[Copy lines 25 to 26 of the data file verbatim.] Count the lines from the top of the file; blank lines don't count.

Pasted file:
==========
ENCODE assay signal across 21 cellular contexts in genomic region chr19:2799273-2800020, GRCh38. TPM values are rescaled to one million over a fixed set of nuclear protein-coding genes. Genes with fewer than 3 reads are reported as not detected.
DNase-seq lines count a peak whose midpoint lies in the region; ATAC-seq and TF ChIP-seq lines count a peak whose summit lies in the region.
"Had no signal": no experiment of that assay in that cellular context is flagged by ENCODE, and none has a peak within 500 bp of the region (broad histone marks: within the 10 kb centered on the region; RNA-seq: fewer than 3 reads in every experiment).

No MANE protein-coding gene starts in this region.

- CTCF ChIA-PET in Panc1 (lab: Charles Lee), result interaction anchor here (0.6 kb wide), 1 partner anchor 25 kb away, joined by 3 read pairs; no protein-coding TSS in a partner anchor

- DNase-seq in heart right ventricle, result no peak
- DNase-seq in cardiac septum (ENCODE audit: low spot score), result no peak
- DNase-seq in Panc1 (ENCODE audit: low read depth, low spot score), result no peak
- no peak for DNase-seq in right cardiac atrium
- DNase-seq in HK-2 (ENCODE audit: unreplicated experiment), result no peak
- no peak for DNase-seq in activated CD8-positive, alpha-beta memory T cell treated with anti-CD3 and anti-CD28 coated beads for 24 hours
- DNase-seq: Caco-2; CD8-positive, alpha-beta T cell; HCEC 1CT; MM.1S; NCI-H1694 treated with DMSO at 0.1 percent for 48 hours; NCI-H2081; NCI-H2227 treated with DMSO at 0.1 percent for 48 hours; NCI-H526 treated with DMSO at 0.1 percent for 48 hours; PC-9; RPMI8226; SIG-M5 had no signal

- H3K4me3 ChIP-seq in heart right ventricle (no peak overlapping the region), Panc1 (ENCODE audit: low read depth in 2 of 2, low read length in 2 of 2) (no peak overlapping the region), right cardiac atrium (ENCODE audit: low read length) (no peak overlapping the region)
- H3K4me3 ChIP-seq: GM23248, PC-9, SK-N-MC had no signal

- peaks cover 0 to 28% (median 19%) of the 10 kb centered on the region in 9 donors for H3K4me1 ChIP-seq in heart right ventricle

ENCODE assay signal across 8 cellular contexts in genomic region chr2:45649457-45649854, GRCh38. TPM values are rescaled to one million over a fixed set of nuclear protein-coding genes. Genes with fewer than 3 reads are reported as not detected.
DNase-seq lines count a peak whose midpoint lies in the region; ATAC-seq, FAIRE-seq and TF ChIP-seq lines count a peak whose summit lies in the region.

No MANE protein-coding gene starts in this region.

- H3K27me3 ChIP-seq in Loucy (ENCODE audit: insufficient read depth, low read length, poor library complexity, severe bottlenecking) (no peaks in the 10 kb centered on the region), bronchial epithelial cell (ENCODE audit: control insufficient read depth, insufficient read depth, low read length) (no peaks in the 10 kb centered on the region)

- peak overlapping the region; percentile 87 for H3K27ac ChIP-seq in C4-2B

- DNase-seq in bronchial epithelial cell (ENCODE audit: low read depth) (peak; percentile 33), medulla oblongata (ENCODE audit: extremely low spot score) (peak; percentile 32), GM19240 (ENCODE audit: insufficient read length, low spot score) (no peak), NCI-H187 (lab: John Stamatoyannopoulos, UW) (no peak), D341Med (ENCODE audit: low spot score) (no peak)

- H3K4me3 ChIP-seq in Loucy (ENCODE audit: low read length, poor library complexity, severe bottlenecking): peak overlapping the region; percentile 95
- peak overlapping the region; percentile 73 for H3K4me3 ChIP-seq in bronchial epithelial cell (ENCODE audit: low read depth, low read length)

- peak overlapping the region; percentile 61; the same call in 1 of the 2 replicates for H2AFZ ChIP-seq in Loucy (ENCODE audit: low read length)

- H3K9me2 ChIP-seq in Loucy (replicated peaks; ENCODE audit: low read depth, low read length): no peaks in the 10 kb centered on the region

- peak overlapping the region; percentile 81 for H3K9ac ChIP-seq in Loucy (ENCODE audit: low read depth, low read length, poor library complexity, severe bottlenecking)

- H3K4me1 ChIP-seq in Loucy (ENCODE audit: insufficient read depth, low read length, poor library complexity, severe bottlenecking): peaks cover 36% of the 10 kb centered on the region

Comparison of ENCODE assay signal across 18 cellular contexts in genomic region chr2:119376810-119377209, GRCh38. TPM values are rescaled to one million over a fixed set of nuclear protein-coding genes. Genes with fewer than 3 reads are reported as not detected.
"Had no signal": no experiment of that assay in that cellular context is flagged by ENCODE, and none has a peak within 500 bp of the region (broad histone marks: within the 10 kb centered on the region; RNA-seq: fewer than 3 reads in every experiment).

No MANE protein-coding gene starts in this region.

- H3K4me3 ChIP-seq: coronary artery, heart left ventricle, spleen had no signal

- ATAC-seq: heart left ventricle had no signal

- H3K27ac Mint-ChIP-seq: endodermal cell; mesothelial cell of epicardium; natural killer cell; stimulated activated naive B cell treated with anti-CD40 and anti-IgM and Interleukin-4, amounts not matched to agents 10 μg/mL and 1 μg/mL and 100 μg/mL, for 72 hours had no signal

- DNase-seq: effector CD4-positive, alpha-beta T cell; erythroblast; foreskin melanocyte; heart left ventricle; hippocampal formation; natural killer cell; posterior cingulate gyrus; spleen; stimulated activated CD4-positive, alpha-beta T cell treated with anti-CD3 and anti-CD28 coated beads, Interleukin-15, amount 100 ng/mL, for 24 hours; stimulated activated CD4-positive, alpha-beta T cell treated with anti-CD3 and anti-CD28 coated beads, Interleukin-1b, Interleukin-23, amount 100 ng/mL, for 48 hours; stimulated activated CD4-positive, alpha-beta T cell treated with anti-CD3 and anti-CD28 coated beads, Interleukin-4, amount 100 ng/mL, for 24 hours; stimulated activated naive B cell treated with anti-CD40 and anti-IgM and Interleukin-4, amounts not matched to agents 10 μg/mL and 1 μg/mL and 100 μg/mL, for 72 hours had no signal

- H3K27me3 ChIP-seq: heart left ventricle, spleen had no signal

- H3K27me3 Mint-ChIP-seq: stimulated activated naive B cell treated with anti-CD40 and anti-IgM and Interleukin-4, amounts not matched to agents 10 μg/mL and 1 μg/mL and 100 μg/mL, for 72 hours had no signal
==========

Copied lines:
- H3K9me2 ChIP-seq in Loucy (replicated peaks; ENCODE audit: low read depth, low read length): no peaks in the 10 kb centered on the region

- peak overlapping the region; percentile 81 for H3K9ac ChIP-seq in Loucy (ENCODE audit: low read depth, low read length, poor library complexity, severe bottlenecking)